Bellotti, Victoria, Blandford, Ann, Duke, David, MacLean, Allan, May, Jon and Nigay, Laurence (1996): Interpersonal Access Control in Computer-Mediated Communications: A Systematic Analysis of the Design Space. In Human-Computer Interaction, 11 (4) pp. 357-432.
Certain design projects raise difficult user-interface problems that are not easily amenable to designers' intuition or rapid prototyping due to their novelty, conceptual complexity, and the difficulty of conducting appropriate user studies. Interpersonal access control in computer-mediated communication (CMC) systems is just such a problem. We describe a collection of systematic theory-based analyses of a system prototype that inherited its control mechanism from two preexisting systems. We demonstrate that the collective use of system and user modeling techniques provides insight into this complex design problem and enables us to examine the implications of design decisions for users and implementation. The analyses identify a number of weaknesses in the prototype and are used to propose ways of making substantive refinements to improve its simplicity and appropriateness for two tasks: altering one's accessibility and distinguishing between who can make what kinds of connections. We conclude with a discussion of some critical issues that are relevant for CMC systems, and reflect on the process of applying formal human-computer interaction (HCI) techniques in informal, exploratory design contexts.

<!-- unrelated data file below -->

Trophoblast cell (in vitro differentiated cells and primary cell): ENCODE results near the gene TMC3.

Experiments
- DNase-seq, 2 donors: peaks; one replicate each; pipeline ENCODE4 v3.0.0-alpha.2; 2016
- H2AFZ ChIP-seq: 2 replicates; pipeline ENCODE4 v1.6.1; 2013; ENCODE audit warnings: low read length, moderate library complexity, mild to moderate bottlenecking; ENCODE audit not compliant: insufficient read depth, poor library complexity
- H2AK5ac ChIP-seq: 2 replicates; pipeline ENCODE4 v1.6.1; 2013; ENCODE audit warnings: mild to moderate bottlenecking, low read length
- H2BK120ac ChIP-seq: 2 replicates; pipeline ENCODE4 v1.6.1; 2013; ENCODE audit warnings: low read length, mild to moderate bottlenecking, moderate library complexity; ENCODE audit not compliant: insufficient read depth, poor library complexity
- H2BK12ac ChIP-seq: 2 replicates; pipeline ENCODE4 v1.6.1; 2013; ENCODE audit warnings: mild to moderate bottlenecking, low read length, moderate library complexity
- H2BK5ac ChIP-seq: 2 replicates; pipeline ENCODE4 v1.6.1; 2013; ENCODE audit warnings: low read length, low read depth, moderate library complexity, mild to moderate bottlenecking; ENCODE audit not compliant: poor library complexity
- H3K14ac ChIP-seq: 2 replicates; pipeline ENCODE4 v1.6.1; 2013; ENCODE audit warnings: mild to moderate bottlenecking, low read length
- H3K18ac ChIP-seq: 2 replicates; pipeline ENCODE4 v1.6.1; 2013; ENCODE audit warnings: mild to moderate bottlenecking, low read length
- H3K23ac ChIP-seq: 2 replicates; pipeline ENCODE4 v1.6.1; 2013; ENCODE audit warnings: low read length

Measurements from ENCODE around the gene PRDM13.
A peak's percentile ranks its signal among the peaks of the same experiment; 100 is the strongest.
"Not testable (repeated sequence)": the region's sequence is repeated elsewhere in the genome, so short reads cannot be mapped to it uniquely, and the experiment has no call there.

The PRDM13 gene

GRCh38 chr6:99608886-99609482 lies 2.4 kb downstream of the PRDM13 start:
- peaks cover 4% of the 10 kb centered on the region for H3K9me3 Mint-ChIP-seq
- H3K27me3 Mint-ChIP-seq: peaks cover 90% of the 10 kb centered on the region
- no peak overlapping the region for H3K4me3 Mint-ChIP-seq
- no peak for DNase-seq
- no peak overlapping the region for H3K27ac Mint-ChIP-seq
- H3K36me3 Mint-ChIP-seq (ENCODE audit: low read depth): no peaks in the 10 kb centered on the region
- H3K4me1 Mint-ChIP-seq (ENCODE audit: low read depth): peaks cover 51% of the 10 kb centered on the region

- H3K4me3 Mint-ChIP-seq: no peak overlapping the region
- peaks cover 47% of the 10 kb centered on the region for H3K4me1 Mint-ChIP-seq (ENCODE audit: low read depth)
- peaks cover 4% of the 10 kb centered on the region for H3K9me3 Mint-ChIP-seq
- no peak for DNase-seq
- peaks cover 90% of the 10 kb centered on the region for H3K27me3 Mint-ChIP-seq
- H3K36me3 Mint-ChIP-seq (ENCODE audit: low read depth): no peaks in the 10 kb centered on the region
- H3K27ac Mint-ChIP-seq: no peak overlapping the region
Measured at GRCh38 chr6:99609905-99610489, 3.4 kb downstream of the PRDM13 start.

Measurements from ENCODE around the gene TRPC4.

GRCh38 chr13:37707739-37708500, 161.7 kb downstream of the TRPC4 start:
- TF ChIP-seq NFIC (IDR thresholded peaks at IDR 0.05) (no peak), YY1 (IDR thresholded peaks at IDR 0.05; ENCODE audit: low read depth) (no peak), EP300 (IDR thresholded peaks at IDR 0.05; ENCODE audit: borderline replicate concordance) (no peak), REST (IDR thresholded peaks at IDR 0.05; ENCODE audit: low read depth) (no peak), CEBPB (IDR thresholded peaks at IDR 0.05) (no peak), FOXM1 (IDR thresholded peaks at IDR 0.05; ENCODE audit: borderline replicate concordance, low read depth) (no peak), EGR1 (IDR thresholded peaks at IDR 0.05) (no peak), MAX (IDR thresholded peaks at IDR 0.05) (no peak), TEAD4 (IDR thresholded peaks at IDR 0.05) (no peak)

© All rights reserved Bellotti et al. and/or Taylor and Francis